Henry was building up a specifically western inheritance for John. In addition to Cornwall and Ireland, he had betrothed him to Isabelle, daughter of the earl of Gloucester, who had extensive lands in Wales and Ireland. Given the ‘western’ associations of Arthur, it is quite likely that Henry would have wanted to attach some of that lustre to his son. This may explain the presence of ‘the sword of Tristan’, ensem Tristami, amongst John’s royal regalia, perhaps presented to him when he was knighted prior to going to Ireland, since the Cornish hero’s first martial exploit was to slay an Irish giant.49 Henry, although the ruler of a huge domain, was not himself a king’s son and was very conscious of a need to emphasise his own right to rule. He made strategic reburials of ancient rulers something of a speciality, thereby stressing his dynastic and territorial links with them. In 1162, during a campaign to establish his ascendancy in Normandy, he arranged for a high-profile translation of the remains of two Norman dukes to a prominent position at the abbey of Fécamp.50 In 1161, at his behest, the pope canonised Edward the Confessor, and two years later the new saint’s bones were transferred to a new shrine at Westminster, in this way confirming the sanctity, respect and legitimacy of Henry’s claim to the throne of England.51 The translation of Arthur’s remains, as ruler of the western realms, would fit very well into this pattern; and it is possible that Henry’s appointment of Peter de Marcy was intended as a prelude to a ‘rediscovery’ along similar lines to that which actually occurred in 1191. In this reading, Earl Reginald’s son would have been a prime witness, perhaps required to act as first cheerleader for Arthur’s anointed successor in Ireland and Cornwall in return for a smattering of West Country manors such as his half-brother Henry was to receive in 1194.52 This is admittedly all circumstantial, but it might explain why someone as well-placed as Gerald of Wales was so sure that Henry II was ultimately responsible for the exhumation of King Arthur.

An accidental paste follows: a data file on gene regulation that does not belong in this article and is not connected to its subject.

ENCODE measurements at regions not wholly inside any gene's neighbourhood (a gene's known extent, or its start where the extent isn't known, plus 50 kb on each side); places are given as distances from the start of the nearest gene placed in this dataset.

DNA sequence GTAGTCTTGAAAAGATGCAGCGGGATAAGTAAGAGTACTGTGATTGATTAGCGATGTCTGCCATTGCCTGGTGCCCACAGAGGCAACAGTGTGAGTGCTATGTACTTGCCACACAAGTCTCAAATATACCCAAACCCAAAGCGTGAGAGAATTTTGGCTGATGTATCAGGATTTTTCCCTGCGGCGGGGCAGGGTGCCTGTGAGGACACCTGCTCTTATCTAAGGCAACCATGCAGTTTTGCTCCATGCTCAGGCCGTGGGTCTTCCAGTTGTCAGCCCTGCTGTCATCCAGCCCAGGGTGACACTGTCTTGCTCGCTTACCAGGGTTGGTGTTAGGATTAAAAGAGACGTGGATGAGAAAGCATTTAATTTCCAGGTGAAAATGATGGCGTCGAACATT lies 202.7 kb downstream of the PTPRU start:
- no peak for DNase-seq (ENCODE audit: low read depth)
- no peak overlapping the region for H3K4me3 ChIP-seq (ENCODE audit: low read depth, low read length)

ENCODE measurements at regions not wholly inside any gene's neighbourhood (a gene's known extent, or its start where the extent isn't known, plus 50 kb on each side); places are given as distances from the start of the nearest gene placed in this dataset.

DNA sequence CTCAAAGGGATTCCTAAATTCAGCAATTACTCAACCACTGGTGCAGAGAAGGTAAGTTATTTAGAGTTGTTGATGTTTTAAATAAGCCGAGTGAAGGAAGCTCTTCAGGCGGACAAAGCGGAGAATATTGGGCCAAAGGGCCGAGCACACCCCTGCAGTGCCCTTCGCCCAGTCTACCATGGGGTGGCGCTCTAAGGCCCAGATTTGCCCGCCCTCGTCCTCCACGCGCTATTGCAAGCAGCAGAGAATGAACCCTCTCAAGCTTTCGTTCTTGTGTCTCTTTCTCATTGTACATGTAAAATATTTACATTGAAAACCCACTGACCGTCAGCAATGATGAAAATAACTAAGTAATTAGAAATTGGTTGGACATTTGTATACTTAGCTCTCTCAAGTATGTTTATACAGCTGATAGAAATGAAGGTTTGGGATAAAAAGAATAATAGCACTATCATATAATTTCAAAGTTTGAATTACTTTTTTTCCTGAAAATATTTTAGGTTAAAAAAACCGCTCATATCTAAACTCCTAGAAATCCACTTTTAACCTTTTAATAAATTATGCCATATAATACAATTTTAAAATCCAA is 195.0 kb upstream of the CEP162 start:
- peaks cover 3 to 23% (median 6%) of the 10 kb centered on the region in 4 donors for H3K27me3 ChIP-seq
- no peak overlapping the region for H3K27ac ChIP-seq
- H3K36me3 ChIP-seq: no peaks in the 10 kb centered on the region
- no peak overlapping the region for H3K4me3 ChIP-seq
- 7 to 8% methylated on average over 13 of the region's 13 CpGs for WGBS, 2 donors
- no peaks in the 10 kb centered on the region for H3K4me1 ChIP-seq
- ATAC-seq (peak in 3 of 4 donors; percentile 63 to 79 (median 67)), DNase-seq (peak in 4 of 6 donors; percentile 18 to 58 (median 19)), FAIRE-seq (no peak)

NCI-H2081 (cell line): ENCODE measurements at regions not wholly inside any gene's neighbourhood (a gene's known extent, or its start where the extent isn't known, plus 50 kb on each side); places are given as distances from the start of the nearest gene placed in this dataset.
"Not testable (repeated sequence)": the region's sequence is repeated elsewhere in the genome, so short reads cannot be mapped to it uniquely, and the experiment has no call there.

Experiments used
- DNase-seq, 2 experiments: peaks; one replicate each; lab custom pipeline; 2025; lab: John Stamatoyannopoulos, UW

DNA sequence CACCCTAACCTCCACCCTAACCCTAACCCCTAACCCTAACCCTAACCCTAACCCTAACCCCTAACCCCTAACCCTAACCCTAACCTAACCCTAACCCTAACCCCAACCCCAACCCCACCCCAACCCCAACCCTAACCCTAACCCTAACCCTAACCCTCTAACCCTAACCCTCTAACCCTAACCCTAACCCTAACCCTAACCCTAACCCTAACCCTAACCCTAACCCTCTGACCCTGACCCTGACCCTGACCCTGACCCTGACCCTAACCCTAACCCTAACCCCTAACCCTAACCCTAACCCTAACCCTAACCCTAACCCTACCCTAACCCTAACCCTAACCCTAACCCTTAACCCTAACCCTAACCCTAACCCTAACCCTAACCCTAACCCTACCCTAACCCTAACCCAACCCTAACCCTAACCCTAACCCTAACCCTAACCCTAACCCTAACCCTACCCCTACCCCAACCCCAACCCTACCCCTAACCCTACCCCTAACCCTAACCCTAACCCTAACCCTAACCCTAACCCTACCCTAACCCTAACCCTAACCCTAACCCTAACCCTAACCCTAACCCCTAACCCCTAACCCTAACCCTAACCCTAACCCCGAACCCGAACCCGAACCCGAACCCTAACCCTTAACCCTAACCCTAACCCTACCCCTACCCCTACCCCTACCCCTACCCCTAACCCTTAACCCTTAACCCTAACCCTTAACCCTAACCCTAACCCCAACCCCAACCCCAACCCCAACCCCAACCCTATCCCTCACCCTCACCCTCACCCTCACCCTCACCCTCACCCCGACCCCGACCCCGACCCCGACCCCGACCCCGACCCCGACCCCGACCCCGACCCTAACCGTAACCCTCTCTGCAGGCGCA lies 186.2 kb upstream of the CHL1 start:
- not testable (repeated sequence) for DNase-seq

Two things put paid to any interest that Henry II might have had in creating an Arthurian inheritance for his youngest son. The first was the death of John’s older brother Geoffrey, duke of Brittany, in August 1186. Only two of Henry’s five sons were now still left alive, Richard and John, and although Richard was the elder he, like his brothers Henry and Geoffrey, had been tarnished in their father’s eyes by rebellion, and it was widely believed, perhaps with reason, that he intended John to succeed him. The Irish project was abandoned, in William Warren’s words, because ‘John had now become the sole counter to Richard in Henry’s game of keeping his sons in uncertainty about his intentions’.53